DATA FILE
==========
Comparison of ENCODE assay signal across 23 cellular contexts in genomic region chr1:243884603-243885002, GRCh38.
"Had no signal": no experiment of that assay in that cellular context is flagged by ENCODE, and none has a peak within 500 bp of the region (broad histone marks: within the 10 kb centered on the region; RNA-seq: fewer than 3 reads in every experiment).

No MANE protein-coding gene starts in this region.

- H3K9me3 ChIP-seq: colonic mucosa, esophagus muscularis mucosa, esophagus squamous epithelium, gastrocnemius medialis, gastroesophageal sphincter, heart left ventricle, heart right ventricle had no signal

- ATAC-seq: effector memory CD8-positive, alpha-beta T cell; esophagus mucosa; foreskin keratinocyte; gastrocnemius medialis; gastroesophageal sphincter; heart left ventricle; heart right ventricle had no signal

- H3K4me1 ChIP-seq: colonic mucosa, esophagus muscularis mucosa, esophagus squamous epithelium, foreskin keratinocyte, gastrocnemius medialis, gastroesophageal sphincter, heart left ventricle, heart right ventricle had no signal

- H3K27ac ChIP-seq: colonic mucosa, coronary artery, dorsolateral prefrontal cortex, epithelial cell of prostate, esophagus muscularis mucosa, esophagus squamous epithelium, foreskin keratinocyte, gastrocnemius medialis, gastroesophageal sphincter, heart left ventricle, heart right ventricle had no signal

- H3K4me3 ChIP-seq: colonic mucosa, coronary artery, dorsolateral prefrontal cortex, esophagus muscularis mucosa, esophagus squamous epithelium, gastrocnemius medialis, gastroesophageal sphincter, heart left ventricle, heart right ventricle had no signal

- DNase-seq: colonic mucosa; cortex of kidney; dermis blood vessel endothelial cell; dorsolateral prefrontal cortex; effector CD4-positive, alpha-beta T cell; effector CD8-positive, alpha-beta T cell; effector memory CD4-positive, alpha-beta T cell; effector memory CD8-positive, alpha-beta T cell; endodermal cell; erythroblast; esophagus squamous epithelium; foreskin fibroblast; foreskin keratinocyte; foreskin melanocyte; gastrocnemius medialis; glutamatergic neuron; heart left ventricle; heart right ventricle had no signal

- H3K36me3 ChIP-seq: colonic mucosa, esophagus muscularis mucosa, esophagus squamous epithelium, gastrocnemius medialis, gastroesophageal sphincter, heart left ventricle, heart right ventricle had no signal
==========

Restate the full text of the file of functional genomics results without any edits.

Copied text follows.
Comparison of ENCODE assay signal across 23 cellular contexts in genomic region chr1:243884603-243885002, GRCh38.
"Had no signal": no experiment of that assay in that cellular context is flagged by ENCODE, and none has a peak within 500 bp of the region (broad histone marks: within the 10 kb centered on the region; RNA-seq: fewer than 3 reads in every experiment).

No MANE protein-coding gene starts in this region.

- H3K9me3 ChIP-seq: colonic mucosa, esophagus muscularis mucosa, esophagus squamous epithelium, gastrocnemius medialis, gastroesophageal sphincter, heart left ventricle, heart right ventricle had no signal

- ATAC-seq: effector memory CD8-positive, alpha-beta T cell; esophagus mucosa; foreskin keratinocyte; gastrocnemius medialis; gastroesophageal sphincter; heart left ventricle; heart right ventricle had no signal

- H3K4me1 ChIP-seq: colonic mucosa, esophagus muscularis mucosa, esophagus squamous epithelium, foreskin keratinocyte, gastrocnemius medialis, gastroesophageal sphincter, heart left ventricle, heart right ventricle had no signal

- H3K27ac ChIP-seq: colonic mucosa, coronary artery, dorsolateral prefrontal cortex, epithelial cell of prostate, esophagus muscularis mucosa, esophagus squamous epithelium, foreskin keratinocyte, gastrocnemius medialis, gastroesophageal sphincter, heart left ventricle, heart right ventricle had no signal

- H3K4me3 ChIP-seq: colonic mucosa, coronary artery, dorsolateral prefrontal cortex, esophagus muscularis mucosa, esophagus squamous epithelium, gastrocnemius medialis, gastroesophageal sphincter, heart left ventricle, heart right ventricle had no signal

- DNase-seq: colonic mucosa; cortex of kidney; dermis blood vessel endothelial cell; dorsolateral prefrontal cortex; effector CD4-positive, alpha-beta T cell; effector CD8-positive, alpha-beta T cell; effector memory CD4-positive, alpha-beta T cell; effector memory CD8-positive, alpha-beta T cell; endodermal cell; erythroblast; esophagus squamous epithelium; foreskin fibroblast; foreskin keratinocyte; foreskin melanocyte; gastrocnemius medialis; glutamatergic neuron; heart left ventricle; heart right ventricle had no signal

- H3K36me3 ChIP-seq: colonic mucosa, esophagus muscularis mucosa, esophagus squamous epithelium, gastrocnemius medialis, gastroesophageal sphincter, heart left ventricle, heart right ventricle had no signal